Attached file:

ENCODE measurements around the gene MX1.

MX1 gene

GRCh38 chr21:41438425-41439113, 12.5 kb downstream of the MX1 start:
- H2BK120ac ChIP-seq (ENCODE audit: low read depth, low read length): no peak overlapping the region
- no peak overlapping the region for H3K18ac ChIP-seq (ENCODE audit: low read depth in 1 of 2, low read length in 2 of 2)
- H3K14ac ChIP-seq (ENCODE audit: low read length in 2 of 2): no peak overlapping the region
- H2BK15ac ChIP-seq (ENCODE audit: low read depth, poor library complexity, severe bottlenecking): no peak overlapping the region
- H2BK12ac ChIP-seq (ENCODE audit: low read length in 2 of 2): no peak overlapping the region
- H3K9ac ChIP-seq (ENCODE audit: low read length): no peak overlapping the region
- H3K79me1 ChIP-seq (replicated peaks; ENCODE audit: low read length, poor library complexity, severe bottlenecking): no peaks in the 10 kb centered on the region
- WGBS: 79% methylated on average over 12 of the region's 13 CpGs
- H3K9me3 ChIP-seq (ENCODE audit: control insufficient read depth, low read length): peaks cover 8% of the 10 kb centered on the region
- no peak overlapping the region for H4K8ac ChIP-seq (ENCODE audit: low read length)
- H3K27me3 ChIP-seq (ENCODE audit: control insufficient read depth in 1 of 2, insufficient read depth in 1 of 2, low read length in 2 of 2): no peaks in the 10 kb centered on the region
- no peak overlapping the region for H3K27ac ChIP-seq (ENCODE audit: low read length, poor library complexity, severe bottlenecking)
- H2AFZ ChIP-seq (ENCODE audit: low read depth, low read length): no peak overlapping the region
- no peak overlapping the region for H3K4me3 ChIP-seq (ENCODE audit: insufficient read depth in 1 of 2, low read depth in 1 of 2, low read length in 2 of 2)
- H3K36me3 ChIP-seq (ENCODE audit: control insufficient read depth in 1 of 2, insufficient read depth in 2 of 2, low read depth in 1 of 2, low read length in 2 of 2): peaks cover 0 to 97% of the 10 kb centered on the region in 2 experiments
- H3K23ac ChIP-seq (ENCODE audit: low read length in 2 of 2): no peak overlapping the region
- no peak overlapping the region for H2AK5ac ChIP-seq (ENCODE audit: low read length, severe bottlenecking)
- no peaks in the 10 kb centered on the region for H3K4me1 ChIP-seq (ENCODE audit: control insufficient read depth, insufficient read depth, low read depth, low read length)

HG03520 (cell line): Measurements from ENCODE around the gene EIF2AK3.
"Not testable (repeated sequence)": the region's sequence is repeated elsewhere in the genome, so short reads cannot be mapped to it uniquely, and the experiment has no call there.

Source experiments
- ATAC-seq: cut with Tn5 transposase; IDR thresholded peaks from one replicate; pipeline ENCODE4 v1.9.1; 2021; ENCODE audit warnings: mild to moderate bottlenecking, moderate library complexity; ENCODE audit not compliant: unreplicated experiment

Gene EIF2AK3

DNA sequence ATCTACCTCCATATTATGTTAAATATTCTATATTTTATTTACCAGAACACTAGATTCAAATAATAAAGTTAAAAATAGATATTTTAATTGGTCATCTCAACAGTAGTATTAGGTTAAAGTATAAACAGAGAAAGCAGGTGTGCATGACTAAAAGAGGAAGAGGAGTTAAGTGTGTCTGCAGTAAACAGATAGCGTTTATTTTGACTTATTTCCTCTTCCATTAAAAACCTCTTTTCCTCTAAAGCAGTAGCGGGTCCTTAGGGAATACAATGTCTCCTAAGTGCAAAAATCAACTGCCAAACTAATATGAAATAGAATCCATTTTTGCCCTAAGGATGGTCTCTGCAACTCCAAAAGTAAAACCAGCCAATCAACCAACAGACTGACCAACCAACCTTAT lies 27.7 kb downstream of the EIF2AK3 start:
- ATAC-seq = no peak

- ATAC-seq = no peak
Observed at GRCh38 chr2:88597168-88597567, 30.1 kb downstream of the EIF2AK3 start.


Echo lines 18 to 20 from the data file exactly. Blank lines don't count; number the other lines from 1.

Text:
- H3K36me3 ChIP-seq (ENCODE audit: control insufficient read depth in 1 of 2, insufficient read depth in 2 of 2, low read depth in 1 of 2, low read length in 2 of 2): peaks cover 0 to 97% of the 10 kb centered on the region in 2 experiments
- H3K23ac ChIP-seq (ENCODE audit: low read length in 2 of 2): no peak overlapping the region
- no peak overlapping the region for H2AK5ac ChIP-seq (ENCODE audit: low read length, severe bottlenecking)